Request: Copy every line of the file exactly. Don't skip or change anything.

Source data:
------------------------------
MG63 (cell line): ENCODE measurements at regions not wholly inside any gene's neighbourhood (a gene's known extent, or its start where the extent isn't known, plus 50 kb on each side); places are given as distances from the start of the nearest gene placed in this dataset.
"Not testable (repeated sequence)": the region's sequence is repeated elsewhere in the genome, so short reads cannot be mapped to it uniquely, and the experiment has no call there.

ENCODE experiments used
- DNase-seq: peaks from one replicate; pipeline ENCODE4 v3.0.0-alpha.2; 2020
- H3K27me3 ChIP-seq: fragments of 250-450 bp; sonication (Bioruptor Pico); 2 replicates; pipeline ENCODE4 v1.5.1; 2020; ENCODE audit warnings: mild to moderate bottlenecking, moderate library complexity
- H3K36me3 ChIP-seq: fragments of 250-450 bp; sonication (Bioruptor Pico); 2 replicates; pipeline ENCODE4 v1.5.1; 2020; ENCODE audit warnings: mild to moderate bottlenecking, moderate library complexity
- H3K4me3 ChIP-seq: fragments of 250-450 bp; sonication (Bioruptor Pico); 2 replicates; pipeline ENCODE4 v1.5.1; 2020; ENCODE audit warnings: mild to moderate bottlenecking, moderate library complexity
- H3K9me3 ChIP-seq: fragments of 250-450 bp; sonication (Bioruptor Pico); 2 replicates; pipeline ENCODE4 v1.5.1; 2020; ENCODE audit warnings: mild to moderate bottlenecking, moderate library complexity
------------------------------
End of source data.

MG63 (cell line): ENCODE measurements at regions not wholly inside any gene's neighbourhood (a gene's known extent, or its start where the extent isn't known, plus 50 kb on each side); places are given as distances from the start of the nearest gene placed in this dataset.
"Not testable (repeated sequence)": the region's sequence is repeated elsewhere in the genome, so short reads cannot be mapped to it uniquely, and the experiment has no call there.

ENCODE experiments used
- DNase-seq: peaks from one replicate; pipeline ENCODE4 v3.0.0-alpha.2; 2020
- H3K27me3 ChIP-seq: fragments of 250-450 bp; sonication (Bioruptor Pico); 2 replicates; pipeline ENCODE4 v1.5.1; 2020; ENCODE audit warnings: mild to moderate bottlenecking, moderate library complexity
- H3K36me3 ChIP-seq: fragments of 250-450 bp; sonication (Bioruptor Pico); 2 replicates; pipeline ENCODE4 v1.5.1; 2020; ENCODE audit warnings: mild to moderate bottlenecking, moderate library complexity
- H3K4me3 ChIP-seq: fragments of 250-450 bp; sonication (Bioruptor Pico); 2 replicates; pipeline ENCODE4 v1.5.1; 2020; ENCODE audit warnings: mild to moderate bottlenecking, moderate library complexity
- H3K9me3 ChIP-seq: fragments of 250-450 bp; sonication (Bioruptor Pico); 2 replicates; pipeline ENCODE4 v1.5.1; 2020; ENCODE audit warnings: mild to moderate bottlenecking, moderate library complexity